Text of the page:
Five Ways to Check If Your Photography Skills Are Progressing

It can be hard to measure long-term progress in photography, as we grow in slow, small steps. But it's important to know how far you've come and where you still need work, and this helpful video will give you five ways to check just how much progress you've made.

Coming to you from Mark Denney, this great video will give you some ways to evaluate how far your photography skills have progressed. Personally, I've found one thing that's a reliable indicator is the amount of intentionality I have in the various steps of the process. When I was first starting out, I spent a lot of time pushing sliders around until I happened upon a good result or shooting hundreds of photos and relying on the statistical likelihood of something good being in the set, but as I progressed, it became less a matter of trying to happen upon a good result and more knowing what the result I wanted was and taking control of the process to get there. That's of course not to say that there's no longer room for experimentation, but I've found it to be a good measure of where I feel secure and where I could use some improvement. Check out the video above for more ways to evaluate yourself. 

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7 Comments

Michael Jin's picture

One way to check. Take a photo you've taken recently and a photo you took a year ago. Is the newer one better? You're making progress...

That sounds like a truism but the thing is with photography is you can luck into a great snap at any time. There's images from my first year with a camera that I have in my portfolio that I'd be happy to have taken yesterday. But while that's the case there's no doubting that my consistentcy and overall quality have improved. I think it's indeed a hard thing to measure.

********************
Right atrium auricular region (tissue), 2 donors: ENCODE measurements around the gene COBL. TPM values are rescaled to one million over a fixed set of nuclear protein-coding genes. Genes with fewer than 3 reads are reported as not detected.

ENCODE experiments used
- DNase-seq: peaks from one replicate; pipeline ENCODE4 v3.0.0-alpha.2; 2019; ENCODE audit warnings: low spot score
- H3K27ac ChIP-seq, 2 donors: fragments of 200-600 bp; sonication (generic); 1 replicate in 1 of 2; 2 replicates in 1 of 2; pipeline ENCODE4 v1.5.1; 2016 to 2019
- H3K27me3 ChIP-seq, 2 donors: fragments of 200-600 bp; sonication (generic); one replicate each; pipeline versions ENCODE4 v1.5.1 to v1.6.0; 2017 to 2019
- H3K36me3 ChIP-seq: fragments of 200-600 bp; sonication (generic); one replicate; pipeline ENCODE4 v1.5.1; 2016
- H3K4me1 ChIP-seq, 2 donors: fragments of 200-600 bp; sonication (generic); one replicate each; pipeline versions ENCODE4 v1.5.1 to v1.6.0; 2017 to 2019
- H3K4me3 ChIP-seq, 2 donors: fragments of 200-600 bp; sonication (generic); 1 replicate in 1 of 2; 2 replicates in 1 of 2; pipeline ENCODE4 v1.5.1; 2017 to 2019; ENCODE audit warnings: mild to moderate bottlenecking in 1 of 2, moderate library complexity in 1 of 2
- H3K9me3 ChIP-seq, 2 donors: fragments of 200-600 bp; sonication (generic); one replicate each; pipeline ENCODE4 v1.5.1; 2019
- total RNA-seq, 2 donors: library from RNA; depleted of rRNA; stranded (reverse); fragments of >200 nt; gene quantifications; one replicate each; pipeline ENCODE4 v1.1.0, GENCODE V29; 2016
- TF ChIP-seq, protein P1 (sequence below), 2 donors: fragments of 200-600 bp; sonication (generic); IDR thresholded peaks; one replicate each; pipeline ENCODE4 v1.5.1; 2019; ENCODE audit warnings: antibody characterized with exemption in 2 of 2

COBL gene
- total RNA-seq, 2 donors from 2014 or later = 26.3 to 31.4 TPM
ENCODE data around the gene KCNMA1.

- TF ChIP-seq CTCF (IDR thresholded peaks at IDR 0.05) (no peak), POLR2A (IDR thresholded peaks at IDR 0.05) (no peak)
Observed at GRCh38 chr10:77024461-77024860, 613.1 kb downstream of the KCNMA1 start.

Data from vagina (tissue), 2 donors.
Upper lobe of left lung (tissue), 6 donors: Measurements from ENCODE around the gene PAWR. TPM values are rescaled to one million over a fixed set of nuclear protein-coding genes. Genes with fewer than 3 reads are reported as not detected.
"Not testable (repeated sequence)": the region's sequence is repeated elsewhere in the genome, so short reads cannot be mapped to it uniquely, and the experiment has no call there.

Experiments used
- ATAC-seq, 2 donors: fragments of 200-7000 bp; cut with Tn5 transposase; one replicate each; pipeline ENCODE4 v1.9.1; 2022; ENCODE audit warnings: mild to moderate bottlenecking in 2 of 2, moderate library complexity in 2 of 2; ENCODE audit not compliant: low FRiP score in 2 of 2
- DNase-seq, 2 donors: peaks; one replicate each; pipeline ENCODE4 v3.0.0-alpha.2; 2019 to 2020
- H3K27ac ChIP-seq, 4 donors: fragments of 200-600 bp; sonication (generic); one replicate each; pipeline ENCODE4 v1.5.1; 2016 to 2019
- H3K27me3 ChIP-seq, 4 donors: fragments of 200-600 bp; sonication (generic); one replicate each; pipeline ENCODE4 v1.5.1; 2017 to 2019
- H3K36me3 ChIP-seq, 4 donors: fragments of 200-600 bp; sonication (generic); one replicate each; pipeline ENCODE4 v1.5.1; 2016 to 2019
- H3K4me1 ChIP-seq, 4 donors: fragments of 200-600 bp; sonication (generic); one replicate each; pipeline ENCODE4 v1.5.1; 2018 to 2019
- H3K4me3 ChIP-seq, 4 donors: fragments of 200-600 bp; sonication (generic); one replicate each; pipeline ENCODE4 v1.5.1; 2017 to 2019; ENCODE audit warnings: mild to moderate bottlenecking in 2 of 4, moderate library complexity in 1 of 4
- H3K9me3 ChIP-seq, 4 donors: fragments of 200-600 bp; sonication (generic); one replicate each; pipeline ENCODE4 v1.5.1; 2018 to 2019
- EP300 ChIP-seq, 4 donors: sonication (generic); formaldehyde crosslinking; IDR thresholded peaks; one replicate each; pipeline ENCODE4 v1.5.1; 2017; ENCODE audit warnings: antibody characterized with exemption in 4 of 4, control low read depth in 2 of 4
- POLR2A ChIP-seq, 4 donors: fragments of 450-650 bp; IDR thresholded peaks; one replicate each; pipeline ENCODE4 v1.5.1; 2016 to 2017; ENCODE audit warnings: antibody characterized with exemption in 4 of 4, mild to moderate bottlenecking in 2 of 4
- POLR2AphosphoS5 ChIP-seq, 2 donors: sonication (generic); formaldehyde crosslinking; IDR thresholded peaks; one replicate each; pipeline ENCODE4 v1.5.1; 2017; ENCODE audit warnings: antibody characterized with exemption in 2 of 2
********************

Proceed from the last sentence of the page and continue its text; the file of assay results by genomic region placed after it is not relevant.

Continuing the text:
Michael Jin's picture

I guess that it depends on why you consider that photo from your first year to be good. If it's good because heaven was smiling on you and you just happened to have a serendipitous moment of perfect light, subject movement/expression, etc. then yeah, that happens and there's not much that you can do about that.

If it's good because you intentionally identified a subject or scene, thought through the composition, framed it accordingly, and executed it technically, and you say you would be happy to have taken it yesterday (To me, that implies that you don't believe that you'd have taken it better if you did so yesterday), then I think that represents a problem from a progression standpoint.

It is true that it's a difficult thing to measure since there are plenty of facets to a photograph that can make it good and it's possible to progress technically, but not grow creatively and vice versa. I do think that the word you used, "consistency" is key, though. Very few people knock it out of the park all of the time, but good photographers will consistently be producing high quality work—even if they might not all be masterpieces.

It's easy for me to "knock it out of the park all of the time" because I'm in the parking lot. I can drop the ball out of the park. ;-)

Adam Lee's picture

His 5th suggestion would have been better re-enforced if he'd shown the old post processing and then shown how the same photo would look now after re-editing it in his current style.

I use the “Oh shit” technique. When I review my photos the less “Oh shit” I say the better I’m becoming....

Brian Pernicone's picture

I agree with what you write about intentionality. I'm similar in that I generally put most of my photos through a similar process in Lightroom. If my usual edits don't achieve the look I wanted, then I might experiment further (and sometimes I do so just for kicks), but because I "see" the finished image in my mind as I compose my shot, my process pretty reliably gets the intended result.

I've also found that I'm far more aware now of what is happening behind my subject and at the edges of my frame than I used to be. That intentionality, taking a moment to look beyond the subject and take in the entirety of the frame, has improved my photography immeasurably.